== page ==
Just a week after the new chancellor confirmed his first budget would be delivered on 11 March, representatives of leading healthcare organisations including the BMA and the RCGP have highlighted 'drastic problems posed to the NHS workforce' by current government pension tax policy.
In a letter to Mr Sunak, the organisations warn that the NHS is 'in the midst of a workforce crisis' with rising waiting times for cancer and routine surgery, the worst A&E performance since records began and 11m paitents experiencing 'unacceptable waiting times' for appointments in general practice.
The letter says: 'We are encouraged that the government has committed to announcing a resolution to this issue in the budget, but it must be the right one; one which will safeguard the NHS workforce for the long term. We are past the point when significant action should have been taken.'
NHS pension crisis
Doctors across all branches of medical practice face 'the dilemma of incurring a disproportionate and ever-expanding pensions tax bill or cutting short their service to the NHS, reducing hours or turning down vital additional work', the letter warns.
It adds: 'We therefore call on you as chancellor to announce at the budget a complete, long-term, Treasury-led solution that enables all doctors and allied health professionals to do the xtra work that patients desperately need without the fear of incurring unexpected tax bills.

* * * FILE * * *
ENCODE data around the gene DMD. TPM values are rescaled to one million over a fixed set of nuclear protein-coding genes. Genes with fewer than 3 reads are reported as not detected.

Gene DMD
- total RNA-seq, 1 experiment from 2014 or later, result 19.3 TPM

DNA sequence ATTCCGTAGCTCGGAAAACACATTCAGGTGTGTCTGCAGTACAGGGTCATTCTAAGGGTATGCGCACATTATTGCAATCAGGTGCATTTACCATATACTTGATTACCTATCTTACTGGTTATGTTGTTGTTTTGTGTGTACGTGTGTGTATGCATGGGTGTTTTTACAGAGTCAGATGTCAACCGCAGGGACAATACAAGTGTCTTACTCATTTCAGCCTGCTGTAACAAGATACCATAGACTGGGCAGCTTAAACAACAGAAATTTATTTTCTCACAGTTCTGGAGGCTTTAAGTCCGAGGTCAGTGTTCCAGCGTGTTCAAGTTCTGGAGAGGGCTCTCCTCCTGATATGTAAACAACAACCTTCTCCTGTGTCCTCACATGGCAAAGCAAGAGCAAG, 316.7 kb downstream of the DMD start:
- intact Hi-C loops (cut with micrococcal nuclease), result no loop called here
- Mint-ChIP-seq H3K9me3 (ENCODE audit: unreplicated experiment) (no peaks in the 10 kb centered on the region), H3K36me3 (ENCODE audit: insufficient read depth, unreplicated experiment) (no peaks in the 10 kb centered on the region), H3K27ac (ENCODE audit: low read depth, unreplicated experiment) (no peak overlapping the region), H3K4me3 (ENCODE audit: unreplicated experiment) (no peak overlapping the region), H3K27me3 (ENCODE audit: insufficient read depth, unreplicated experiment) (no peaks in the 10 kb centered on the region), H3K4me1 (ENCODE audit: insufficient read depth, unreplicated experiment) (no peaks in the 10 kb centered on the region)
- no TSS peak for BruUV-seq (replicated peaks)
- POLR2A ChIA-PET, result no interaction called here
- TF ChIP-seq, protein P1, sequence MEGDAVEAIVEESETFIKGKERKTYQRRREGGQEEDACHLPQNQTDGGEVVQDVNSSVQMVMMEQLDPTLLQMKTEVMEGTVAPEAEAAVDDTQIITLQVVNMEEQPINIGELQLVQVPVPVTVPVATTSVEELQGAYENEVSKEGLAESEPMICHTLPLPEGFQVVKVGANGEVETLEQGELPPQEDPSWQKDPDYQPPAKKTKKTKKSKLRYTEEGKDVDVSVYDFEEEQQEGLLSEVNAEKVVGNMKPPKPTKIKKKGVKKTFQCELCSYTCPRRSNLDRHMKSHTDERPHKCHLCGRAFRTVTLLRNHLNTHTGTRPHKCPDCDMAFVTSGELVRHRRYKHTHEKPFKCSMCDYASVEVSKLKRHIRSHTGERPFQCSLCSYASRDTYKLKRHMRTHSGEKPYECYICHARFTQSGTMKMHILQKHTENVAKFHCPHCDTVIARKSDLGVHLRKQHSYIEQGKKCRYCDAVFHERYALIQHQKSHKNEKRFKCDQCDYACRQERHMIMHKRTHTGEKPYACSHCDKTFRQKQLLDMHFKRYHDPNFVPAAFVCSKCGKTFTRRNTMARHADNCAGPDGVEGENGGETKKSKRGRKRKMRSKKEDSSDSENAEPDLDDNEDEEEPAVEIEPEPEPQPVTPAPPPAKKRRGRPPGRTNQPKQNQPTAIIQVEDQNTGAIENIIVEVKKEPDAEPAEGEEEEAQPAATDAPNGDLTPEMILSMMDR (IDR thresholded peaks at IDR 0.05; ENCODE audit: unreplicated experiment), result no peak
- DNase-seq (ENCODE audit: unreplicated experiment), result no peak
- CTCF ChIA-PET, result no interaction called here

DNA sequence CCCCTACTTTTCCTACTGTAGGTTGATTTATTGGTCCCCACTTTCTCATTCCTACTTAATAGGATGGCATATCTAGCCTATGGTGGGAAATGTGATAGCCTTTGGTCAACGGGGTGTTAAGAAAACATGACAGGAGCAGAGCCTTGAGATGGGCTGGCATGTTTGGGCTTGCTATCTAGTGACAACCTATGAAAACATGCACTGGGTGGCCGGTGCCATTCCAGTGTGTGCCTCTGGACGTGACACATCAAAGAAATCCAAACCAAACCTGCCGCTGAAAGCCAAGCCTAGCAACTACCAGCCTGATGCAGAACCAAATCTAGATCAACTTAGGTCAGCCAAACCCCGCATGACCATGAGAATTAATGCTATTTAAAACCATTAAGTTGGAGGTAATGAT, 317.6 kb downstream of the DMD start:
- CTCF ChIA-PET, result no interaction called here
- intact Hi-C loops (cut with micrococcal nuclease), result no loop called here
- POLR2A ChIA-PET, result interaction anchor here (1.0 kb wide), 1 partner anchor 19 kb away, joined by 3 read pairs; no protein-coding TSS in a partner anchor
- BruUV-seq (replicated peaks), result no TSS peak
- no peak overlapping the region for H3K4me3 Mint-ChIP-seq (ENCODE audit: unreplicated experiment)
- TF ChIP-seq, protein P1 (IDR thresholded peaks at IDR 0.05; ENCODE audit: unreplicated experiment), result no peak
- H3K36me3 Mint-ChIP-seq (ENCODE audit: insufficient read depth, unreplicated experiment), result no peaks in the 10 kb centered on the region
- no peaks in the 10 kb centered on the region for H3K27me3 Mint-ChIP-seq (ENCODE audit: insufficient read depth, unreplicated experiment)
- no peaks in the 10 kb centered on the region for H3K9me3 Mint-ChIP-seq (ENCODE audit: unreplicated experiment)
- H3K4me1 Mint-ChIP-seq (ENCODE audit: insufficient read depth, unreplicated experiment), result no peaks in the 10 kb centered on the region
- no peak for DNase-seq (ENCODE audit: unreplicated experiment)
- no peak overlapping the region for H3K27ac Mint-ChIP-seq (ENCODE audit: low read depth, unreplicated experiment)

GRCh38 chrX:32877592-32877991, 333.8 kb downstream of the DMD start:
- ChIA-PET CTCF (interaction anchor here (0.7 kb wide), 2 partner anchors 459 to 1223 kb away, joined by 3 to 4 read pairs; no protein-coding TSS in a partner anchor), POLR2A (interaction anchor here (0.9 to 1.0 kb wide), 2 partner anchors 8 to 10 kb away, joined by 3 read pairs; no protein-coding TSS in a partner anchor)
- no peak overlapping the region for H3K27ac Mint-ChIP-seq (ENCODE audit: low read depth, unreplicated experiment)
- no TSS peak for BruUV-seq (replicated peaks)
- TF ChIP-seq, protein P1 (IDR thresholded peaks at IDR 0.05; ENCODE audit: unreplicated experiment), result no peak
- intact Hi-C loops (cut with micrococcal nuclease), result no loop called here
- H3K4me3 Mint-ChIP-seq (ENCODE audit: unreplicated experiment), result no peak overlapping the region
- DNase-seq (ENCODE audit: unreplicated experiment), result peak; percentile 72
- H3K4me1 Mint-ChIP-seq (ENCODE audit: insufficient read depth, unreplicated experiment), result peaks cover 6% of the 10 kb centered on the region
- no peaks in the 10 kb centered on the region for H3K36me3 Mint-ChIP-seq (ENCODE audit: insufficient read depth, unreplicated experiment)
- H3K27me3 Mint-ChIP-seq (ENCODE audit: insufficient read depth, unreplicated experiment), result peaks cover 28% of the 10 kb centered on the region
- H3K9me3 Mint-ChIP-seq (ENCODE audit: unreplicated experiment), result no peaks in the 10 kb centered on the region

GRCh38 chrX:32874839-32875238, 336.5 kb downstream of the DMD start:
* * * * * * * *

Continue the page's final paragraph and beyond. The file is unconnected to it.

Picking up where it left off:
'It is essential that such a reform of pension taxation policies is implemented as soon as possible. This change is supported by the signatories of this letter and the tens of thousands of doctors our organisations represent.'
GP leaders have hit out at potential solutions to the pension tax crisis floated in the media in recent weeks. In January reports suggested the government was considering addressing the problem by hiking the income threshold at which tax on pensions kicks in from £110,000 to £150,000.
The BMA warned that moving the threshold would fail to solve the fundamental problem of doctors being forced to limit the work they do to avoid punitive pension tax penalties.
Meanwhile, GPonline reported last week that GPs remained 'in the dark' over how a stop-gap solution to the pension tax problem announced by NHS England in November 2019 would apply to them.
NHS chief executive Sir Simon Stevens said doctors who had reduced their shifts could return to work over the winter because the government would pay off any pension tax bills for 2019/20. The BMA asked for guarantees about how the scheme would work for GPs - but has yet to receive any such information more than three months later.
Ian Macvie, pension and retirement planning technical manager at financial advisers Wesleyan, said a long-term solution to the pension crisis would have to involve scrapping the tapered annual allowance mechanism.
He said: 'Because of the current set-up, many senior clinicians have felt they have little choice but to turn down extra clinical work to reduce the risk of receiving a large tax bill. This has naturally had an impact on vital patient care.
'Abolishing the taper would enable clinicians to do the work that they need to without the fear of being over-taxed, while helping to simplify what is already an overly-complicated system.'
A Treasury spokesperson said: 'We want to make sure that doctors spend as much time as possible treating patients. That’s why we are urgently reviewing the pensions tapered annual allowance to ensure doctors aren’t turning down extra shifts. The review will report at March budget.'